Tropical Storm Mirinae approaches mainland Japan, could impact Olympics

Maura Kelly, AccuWeather,
Athletes enjoy a downpour of rain at Olympic Stadium during the 2020 Summer Olympics in Tokyo on Monday. A tropical storm could bring more rain to the city. Photo by Tasos Katopodis/UPI
Athletes enjoy a downpour of rain at Olympic Stadium during the 2020 Summer Olympics in Tokyo on Monday. A tropical storm could bring more rain to the city. Photo by Tasos Katopodis/UPI | License Photo

Officials and athletes at the Olympics continue to battle sweltering conditions as heat and humidity prevail in the Tokyo, but once again, a tropical system brewing nearby could offer some relief but could also be disruptive to the final days of the Games.

As competitions continue in the Japanese capital, AccuWeather forecasters have been monitoring the northern Philippine Sea for tropical development since late last week. Earlier this week a tropical depression began to take shape near the Ryukyu Islands of southern Japan.


By Thursday, local time, the depression strengthened into a tropical storm near Okinawa and was given the name Mirinae by the Japan Meteorological Agency.

As an area of high pressure over the Pacific Ocean builds west into the Philippine Sea this week, a nontropical storm system will swing by to the north of Japan. Both of these features will help to steer Mirinae along the southern coast of Japan.

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However, the exact movement of the high and the nontropical storm will play a role in precisely where the tropical storm tracks. Mirinae is expected to track near the southern coast of Japan, but a slight change in position of the other two features could change the trajectory.


As Mirinae follows this generally northeastern path it will struggle to gain additional intensity since the storm will be battling moderate wind shear over the region. Sea surfaces temperatures off the southern coast of Japan are also seasonably cool. Tropical activity in recent weeks, including Nepartak, has helped to agitate the waters, bringing cooler water to the surface.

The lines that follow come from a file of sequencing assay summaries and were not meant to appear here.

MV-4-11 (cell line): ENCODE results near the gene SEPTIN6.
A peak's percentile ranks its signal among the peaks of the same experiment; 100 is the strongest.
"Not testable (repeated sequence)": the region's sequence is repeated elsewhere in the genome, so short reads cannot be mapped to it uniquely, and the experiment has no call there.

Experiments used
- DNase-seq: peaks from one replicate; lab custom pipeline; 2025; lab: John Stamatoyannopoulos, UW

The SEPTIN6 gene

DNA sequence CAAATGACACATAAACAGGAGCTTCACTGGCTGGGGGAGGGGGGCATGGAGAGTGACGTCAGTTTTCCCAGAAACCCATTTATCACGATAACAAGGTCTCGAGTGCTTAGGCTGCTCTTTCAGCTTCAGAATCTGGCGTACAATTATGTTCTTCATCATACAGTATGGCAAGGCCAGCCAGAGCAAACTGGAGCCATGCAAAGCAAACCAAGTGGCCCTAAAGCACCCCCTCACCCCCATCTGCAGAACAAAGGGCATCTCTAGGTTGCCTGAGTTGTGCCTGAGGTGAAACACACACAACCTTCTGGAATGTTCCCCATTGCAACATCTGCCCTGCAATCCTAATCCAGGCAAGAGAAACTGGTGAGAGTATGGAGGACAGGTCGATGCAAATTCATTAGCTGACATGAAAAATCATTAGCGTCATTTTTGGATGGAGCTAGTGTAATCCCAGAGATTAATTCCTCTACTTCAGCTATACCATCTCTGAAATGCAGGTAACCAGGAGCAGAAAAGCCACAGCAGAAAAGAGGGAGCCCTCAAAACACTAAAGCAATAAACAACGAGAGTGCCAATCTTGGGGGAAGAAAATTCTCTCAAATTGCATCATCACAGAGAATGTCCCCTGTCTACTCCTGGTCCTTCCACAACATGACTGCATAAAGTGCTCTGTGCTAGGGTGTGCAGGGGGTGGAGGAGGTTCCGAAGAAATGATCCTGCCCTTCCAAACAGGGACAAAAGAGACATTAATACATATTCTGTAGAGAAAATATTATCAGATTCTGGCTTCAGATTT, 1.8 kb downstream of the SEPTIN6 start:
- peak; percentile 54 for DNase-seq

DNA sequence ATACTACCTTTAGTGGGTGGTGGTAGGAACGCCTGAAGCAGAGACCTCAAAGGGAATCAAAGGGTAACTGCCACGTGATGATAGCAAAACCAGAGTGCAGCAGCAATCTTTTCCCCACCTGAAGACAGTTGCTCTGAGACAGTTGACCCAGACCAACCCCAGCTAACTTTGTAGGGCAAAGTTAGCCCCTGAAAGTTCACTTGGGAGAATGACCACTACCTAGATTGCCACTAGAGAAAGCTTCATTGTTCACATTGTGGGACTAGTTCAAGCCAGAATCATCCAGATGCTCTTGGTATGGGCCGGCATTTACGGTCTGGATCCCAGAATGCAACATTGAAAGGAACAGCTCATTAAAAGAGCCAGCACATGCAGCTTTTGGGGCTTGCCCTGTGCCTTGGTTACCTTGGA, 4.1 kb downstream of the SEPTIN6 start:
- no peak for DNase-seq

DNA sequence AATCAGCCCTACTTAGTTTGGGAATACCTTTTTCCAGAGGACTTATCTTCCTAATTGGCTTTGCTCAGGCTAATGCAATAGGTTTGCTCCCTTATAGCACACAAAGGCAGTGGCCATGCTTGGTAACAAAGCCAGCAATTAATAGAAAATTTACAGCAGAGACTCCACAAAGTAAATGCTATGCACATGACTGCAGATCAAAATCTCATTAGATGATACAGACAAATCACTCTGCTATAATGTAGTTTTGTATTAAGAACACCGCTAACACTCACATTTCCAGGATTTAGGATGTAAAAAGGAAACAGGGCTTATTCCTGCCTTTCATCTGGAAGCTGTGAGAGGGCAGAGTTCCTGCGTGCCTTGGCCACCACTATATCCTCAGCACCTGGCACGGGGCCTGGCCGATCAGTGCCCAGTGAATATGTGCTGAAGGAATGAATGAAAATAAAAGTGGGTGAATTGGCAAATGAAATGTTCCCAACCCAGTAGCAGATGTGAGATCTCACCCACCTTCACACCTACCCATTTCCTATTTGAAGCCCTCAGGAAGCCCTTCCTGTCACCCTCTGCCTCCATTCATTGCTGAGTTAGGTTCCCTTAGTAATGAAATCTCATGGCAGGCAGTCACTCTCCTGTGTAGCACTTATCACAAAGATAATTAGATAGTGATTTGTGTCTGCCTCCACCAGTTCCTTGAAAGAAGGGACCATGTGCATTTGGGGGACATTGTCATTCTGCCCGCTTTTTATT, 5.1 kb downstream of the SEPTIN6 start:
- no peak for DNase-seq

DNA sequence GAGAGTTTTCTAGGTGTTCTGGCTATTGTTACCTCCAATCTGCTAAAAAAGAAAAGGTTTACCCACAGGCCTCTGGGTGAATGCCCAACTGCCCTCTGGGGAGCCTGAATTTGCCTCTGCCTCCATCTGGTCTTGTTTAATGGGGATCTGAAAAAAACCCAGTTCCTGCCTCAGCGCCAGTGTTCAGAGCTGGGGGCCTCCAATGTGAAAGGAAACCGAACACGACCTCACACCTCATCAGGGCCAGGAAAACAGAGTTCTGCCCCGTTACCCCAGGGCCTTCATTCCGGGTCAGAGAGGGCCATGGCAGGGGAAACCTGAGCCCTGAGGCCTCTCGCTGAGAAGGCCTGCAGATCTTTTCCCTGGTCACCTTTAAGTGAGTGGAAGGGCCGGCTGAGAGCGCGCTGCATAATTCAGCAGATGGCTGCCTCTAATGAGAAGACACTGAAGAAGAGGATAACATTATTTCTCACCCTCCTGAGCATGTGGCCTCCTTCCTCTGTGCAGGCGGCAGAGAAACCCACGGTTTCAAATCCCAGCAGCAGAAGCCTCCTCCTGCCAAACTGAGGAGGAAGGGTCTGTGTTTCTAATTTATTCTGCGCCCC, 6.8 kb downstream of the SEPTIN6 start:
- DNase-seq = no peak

Regardless, AccuWeather forecasters warn that Tropical Storm Mirinae can still bring some impacts to portions of southern Japan as it tracks near or briefly over the coast areas of the Kanton region.

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"Some rain may reach Tokyo as early as Friday night, but the heaviest rain is expected later Saturday into early Sunday," said AccuWeather senior meteorologist Tony Zartman. "Rain, some heavy, and gusty wind can impact Tokyo and cause delays for outdoor events at the Olympics this weekend."

Medaling events for baseball, softball, beach volleyball, canoe sprint, soccer and golf are all scheduled to take place on Saturday or Sunday.

Rainfall from Mirinae is forecast to taper off by Sunday afternoon, allowing dry conditions to return to Tokyo before the closing ceremonies begin at 8 p.m.

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One thing working in Tokyo's favor is the wind shear across the region and the effect it has of the distribution of rainfall surrounding the center of Mirinae.


"As of Thursday night, local time, most of the rain is getting sheared off to the right," said Zartman. This would mean even if storm tracks close to the Kanto region, the heaviest rain could remain on the right side of the storm and out over the ocean.

In addition, if the storm track shifts farther south and away from mainland Japan, Mirinae would deliver less rain and wind to Tokyo.

As Mirinae continues tracking to the northeast early next week and transitions into a nontropical system, some tropical moisture lingering near Japan can fuel showers and thunderstorms as athletes begin trips home and cleanup efforts commence in Tokyo.

This may not be the last tropical threat for Japan. Lupit, currently a tropical storm swirling over the southeastern coast of China, is forecast to bring heavy rain to eastern China and Taiwan before forging a track toward Japan and the Korean Peninsula next week.

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Greece's Paraskevi Papachristou competes during the triple jump qualifier on July 30. Photo by Richard Ellis/UPI | License Photo

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